When someone becomes infected with HIV, the amount of virus in the blood spikes as the virus multiplies. After this peak, the amount of virus in the blood, known as the viral load, gradually decreases and then levels off, a period during which patients do not exhibit symptoms of their disease. The viral load during this leveling out is an indication of how well the patients' own immune system is battling the virus, and this is the point in the infection's natural history that the researchers studied.
The CHAVI investigators wanted to study those patients who had many sequential blood samples taken during this plateau in viral load. Before their analyses began collaborators in the EuroChavi consortium, coordinated by Amalio Telenti at the University of Lausanne, sifted through data collected from more than 30,000 patients who had blood samples taken as a part of nine studies in Europe and Australia. They arrived at 486 patients who had had multiple blood tests documenting viral loads after infection and before they started receiving antiretroviral treatment.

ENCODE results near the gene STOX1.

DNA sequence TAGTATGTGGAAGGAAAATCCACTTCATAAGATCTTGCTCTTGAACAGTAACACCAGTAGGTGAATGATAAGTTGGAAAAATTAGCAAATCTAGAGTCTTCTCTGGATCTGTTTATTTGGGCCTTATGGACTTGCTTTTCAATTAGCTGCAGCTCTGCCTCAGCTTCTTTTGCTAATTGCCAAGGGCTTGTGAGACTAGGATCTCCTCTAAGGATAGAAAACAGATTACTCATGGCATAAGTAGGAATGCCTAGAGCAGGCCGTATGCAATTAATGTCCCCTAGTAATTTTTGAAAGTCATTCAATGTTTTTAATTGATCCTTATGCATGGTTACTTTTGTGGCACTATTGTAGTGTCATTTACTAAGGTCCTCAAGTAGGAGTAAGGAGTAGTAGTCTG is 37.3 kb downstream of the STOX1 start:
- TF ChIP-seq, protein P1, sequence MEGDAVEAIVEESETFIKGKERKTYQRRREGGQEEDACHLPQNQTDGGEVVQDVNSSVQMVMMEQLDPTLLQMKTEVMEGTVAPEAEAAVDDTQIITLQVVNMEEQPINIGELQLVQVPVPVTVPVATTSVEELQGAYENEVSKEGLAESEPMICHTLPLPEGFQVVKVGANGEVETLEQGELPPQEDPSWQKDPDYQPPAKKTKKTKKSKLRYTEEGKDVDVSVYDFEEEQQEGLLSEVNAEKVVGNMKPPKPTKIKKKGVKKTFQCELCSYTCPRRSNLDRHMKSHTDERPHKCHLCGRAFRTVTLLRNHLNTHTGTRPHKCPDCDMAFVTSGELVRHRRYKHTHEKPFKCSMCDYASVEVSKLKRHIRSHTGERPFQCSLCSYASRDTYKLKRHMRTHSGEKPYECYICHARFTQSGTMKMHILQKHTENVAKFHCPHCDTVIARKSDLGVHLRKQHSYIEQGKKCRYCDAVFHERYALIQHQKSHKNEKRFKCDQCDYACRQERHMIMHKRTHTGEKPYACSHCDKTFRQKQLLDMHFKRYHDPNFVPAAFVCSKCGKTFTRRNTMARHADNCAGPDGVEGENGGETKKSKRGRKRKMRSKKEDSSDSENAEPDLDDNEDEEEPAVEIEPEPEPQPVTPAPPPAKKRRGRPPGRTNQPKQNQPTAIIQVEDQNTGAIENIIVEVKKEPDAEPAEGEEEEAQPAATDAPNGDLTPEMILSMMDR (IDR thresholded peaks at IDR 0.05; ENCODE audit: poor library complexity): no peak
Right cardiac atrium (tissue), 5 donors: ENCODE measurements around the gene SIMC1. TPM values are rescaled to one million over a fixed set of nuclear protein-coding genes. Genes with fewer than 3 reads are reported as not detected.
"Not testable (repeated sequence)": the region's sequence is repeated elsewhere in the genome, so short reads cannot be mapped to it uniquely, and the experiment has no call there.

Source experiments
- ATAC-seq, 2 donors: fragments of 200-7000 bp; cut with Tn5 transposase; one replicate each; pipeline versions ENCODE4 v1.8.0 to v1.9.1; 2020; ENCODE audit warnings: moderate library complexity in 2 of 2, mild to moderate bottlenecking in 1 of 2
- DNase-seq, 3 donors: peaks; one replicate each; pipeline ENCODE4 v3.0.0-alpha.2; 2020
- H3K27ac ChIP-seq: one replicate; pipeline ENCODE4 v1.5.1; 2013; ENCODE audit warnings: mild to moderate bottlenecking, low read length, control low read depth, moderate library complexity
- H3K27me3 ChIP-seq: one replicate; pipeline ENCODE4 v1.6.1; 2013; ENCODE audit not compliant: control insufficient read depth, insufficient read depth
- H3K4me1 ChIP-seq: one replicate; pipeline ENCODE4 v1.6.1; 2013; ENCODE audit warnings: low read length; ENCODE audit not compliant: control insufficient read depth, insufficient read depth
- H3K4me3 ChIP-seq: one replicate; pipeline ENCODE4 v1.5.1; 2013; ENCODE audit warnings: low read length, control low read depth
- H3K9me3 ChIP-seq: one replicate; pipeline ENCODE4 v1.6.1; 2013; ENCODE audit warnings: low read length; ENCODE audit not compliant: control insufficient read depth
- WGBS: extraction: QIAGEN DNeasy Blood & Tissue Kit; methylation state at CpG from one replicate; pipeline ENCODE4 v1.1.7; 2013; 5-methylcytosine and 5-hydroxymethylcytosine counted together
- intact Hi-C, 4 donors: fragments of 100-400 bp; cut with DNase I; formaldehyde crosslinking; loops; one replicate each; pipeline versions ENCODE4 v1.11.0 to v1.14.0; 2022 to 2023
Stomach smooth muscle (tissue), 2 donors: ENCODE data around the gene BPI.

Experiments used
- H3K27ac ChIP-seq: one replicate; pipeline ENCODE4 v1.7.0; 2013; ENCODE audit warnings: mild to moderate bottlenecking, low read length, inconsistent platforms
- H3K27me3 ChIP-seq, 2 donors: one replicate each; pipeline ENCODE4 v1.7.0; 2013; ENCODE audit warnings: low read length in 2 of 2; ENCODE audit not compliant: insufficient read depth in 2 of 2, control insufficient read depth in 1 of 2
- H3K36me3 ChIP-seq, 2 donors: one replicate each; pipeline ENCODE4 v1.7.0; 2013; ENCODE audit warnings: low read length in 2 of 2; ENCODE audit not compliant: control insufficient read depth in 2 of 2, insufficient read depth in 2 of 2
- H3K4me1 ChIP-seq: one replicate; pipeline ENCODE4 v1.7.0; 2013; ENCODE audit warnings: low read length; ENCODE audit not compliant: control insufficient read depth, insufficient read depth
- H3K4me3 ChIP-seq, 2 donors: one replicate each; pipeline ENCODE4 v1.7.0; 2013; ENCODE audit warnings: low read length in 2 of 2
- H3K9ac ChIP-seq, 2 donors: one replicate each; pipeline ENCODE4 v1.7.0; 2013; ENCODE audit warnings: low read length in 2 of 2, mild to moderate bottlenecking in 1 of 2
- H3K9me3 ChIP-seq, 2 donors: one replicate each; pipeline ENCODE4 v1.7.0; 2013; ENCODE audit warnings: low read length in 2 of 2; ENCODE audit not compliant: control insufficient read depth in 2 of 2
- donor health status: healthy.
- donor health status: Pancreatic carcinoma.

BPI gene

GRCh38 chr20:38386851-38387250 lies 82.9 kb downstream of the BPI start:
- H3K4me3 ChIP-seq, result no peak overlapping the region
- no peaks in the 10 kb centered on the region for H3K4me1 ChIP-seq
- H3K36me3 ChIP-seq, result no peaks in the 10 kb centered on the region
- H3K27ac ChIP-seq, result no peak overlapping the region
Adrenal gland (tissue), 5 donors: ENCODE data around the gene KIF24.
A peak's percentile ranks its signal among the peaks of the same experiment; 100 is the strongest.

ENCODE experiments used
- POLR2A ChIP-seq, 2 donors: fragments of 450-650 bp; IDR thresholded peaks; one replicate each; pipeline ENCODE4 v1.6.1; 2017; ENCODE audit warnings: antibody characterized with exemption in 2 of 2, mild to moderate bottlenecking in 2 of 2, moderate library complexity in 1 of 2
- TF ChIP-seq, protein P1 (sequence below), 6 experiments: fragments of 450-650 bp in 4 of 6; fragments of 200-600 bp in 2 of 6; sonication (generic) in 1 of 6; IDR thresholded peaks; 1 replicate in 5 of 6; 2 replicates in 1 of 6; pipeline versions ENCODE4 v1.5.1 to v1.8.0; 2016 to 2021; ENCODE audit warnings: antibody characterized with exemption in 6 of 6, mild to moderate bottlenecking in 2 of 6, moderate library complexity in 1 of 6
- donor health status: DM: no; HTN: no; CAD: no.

The three polymorphisms were identified after all the blood samples of the selected patients were screened for more than 555,000.
Additionally, the researchers discovered many other genetic variants that may confer protection for patients but whose effects did not reach statistical significance in the study. However, some of these polymorphisms could ultimately be shown to play a major role when future analyses involving more patients are performed, the researchers said.
Patients involved in the study came from Switzerland, Italy, United Kingdom, Australia, Spain, and Denmark. The genetic analysis was performed at Duke and the University Lausanne, Switzerland. CHAVI is a consortium of scientists from Duke, Harvard, Oxford, University of North Carolina-Chapel Hill, and